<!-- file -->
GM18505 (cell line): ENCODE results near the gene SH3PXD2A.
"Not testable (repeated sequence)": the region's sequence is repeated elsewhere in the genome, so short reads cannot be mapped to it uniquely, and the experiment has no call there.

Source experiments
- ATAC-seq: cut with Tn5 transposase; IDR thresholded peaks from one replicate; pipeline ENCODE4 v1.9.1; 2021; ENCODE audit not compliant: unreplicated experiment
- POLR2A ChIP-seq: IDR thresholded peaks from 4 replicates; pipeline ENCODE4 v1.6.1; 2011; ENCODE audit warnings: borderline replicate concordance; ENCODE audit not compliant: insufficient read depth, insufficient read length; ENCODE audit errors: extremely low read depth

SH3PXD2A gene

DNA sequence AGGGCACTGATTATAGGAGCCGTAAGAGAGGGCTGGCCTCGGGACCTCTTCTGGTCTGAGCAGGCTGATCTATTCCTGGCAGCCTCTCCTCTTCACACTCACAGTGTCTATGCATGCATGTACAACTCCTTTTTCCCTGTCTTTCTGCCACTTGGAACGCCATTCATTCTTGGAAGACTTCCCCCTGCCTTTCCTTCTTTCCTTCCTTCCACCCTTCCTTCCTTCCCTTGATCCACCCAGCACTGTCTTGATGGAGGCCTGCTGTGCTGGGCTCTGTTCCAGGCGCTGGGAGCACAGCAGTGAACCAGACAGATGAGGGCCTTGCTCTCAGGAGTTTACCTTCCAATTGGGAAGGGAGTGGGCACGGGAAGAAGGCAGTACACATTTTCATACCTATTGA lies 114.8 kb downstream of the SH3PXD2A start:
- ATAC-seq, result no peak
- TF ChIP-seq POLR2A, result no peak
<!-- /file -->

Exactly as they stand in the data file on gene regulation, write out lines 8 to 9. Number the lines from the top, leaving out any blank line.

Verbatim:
- ATAC-seq, result no peak
- TF ChIP-seq POLR2A, result no peak